By Christine LaMarca
As housing costs rise in San Diego County, local leaders and advocate groups have pushed affordability to the top of their policy priority lists. One proposed solution that keeps coming up in news reports is rent regulation, AKA Rent Control. These policies would cap or limit a property owners' ability to raise rents and discourage the production of more housing. This is not the answer.
Plain and simple, we need to build more housing at all price points - rental and for sale housing and we need to control construction and operation costs.
Most news reports ignore or minimize the undeniable negative consequences of rent regulation policies. Simply put, rent control policies are irrational and do nothing to grow the supply of affordable housing. Too many city councils, county boards of supervisors, and voters are spending time considering a solution that is universally recognized as flawed - think San Francisco and New York, least affordable places to live in the country. This discussion distracts our leaders from implementing viable long-term solutions to increasing housing supply and conceptually decreasing the cost to build and operate housing. Those are the key elements to making housing affordable.
Rents are fundamentally driven by the microeconomic principle of supply and demand. The evidence is so strong that economists are nearly unanimous in their agreement that capping rents reduces both the quantity and quality of available housing. In fact, according to widely accepted polls of professional economists, there is no issue on which economists agree more.
Rents are tied to a number of other expenses as well. Trash, recycling, water, sewer, electricity, wages, property taxes, school bonds, emergency response bonds and on and on, all increase the cost to own and operate rental property. The amount charged for rent must keep up with all of those costs in order to be able to reserve money to replace roofs, repave parking lots, maintain pools, replace blinds, flooring, cabinets, etc. Government policies and ballot measures, although altruistic in intent, often create barriers and additional expenses, which contribute to rent prices.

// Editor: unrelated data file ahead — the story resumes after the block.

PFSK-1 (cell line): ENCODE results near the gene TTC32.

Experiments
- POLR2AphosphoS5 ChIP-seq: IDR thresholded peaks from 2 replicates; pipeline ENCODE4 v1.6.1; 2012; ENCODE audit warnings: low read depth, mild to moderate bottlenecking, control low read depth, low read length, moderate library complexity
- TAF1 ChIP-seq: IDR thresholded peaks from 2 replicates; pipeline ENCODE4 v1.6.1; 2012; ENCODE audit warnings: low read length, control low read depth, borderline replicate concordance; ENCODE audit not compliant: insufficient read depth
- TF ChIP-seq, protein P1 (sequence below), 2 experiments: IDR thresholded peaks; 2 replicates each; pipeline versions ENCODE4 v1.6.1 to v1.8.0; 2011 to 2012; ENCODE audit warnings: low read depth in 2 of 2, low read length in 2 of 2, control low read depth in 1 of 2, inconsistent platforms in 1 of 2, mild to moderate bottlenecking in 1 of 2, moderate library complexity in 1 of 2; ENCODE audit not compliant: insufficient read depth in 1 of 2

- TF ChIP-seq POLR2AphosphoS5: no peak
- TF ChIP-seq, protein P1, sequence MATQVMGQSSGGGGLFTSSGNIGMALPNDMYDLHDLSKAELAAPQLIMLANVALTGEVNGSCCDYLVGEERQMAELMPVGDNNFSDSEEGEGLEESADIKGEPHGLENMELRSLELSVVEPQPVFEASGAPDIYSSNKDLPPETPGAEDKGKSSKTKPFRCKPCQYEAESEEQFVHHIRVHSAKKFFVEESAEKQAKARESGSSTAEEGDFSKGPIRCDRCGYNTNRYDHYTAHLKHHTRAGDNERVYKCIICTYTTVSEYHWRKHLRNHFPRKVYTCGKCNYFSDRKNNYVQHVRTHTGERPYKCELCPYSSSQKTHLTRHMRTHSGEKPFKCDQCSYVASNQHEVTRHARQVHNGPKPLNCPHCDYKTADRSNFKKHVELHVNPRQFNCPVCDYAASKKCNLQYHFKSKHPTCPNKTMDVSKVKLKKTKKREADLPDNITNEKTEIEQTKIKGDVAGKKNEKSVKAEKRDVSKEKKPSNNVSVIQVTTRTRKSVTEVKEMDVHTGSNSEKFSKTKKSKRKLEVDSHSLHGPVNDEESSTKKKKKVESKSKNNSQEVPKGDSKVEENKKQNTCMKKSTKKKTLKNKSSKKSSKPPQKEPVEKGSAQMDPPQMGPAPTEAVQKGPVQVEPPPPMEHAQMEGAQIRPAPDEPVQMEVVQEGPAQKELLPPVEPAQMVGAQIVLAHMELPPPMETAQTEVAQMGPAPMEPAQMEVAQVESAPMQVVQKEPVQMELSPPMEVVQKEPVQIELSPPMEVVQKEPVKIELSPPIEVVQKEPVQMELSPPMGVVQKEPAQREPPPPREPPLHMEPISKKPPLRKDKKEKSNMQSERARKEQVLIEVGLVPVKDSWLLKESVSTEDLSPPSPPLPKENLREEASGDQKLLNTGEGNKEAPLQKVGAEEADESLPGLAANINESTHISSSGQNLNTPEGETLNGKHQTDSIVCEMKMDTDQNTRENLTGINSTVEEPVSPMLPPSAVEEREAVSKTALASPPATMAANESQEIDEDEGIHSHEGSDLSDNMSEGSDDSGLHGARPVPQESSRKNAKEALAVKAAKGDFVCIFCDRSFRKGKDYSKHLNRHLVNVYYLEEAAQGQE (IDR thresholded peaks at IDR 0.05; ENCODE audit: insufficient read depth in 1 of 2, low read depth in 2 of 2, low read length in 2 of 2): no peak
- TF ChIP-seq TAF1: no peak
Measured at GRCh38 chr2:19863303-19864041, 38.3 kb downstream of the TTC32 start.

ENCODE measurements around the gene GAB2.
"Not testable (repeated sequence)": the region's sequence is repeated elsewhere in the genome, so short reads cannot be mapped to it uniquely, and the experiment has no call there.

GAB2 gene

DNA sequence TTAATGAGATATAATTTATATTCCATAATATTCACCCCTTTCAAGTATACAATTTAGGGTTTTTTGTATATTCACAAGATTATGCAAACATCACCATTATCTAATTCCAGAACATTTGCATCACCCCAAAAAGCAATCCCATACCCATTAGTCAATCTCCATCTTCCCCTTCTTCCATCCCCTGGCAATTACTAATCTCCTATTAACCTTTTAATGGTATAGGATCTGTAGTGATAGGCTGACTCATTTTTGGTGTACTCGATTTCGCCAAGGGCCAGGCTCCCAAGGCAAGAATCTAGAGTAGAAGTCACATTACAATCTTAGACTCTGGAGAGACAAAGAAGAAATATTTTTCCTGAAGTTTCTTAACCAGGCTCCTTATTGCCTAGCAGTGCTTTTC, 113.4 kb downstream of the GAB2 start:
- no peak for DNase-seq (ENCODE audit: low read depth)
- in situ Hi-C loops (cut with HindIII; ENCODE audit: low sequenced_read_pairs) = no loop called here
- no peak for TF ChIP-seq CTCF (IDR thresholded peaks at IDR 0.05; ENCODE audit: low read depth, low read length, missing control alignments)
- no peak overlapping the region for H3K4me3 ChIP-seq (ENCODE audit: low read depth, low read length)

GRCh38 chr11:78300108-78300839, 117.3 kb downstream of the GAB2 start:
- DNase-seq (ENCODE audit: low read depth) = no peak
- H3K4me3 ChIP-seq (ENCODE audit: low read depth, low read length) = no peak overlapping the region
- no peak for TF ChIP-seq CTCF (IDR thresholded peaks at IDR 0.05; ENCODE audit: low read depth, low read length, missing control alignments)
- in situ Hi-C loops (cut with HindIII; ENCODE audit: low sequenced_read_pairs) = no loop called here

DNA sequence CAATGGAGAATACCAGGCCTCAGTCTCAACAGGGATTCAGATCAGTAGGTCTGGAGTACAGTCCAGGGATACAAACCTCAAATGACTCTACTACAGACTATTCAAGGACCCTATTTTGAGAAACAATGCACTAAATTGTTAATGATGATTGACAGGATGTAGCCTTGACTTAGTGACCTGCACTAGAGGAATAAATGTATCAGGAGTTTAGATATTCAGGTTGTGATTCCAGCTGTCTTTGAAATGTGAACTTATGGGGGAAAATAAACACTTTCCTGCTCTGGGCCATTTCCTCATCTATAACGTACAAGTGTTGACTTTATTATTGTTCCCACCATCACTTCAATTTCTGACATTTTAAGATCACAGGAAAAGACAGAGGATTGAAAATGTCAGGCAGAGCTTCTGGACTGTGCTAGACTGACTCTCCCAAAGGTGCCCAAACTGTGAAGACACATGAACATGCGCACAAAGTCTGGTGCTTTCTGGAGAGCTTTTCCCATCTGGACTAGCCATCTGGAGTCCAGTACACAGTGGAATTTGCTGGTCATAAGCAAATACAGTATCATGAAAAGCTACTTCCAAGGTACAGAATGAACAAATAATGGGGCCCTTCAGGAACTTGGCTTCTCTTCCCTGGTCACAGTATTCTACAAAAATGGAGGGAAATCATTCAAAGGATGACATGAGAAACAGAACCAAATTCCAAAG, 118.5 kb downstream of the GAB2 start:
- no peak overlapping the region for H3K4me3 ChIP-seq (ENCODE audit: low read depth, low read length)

Implementing rent control will impact jobs. When the potential for rental income is limited, investors are discouraged from building new housing, which would limit the growth of local jobs in construction, apartment management and maintenance, and all of the businesses that supply services to the construction and rental property industry ... home improvement stores, architects, plumbers, electricians, flooring installers, pool maintenance, gardeners, etc.
Rent control and rent stabilization policies also reduce the turnover rate of rental units. Tenants living in rent-regulated units have a strong incentive to stay put, even as their incomes rise or as their families grow. Also, there is no means testing for rent control. Studies of rent control communities like Berkeley, Santa Monica and New York all point to rent control primarily benefiting more affluent renters.
On a very practical note, administering a system of rent control adds to costs of local government. Taxpayers must pay for government workers to educate renters and landlords, monitor rent levels, investigate complaints and take legal action against those who violate the requirements. That leaves less revenue available for providing vital public services, such as road repairs, parks, libraries and police. Or it requires tax increases to fund a rent control bureaucracy which leads to higher operating costs of rental housing.
Supply and demand: We know that we can stabilize prices by expanding the supply of housing. There are a number of ways to increase supply: allow more land to be developed, increase the development potential of already-developed land, reduce parking requirements, cut processing and administrative fees for construction, re-evaluate certain energy efficiency requirements, etc. All of these potential solutions deserve more attention than they are receiving.
A San Diego Housing Commission report, "Addressing the Housing Affordability Crisis in San Diego" lays out an 11-step action plan that "could reduce the cost of affordable housing construction by an estimated $36,000 to $174,000 per unit and reduce market-rate housing costs by $23,000 to $51,000 per unit." None of the 11 steps include rent control measures.
To find some relief from the housing affordability problem, local policymakers will have to get creative. They will likely have to adopt policies that will inevitably leave some constituents unhappy. But to anyone who has done their economics homework, it should be abundantly clear that rent regulation is not the answer. Let's focus instead on increasing supply and increasing the number of people who can afford to live in and enjoy San Diego.
Christine LaMarca is president of the San Diego County Apartment Association.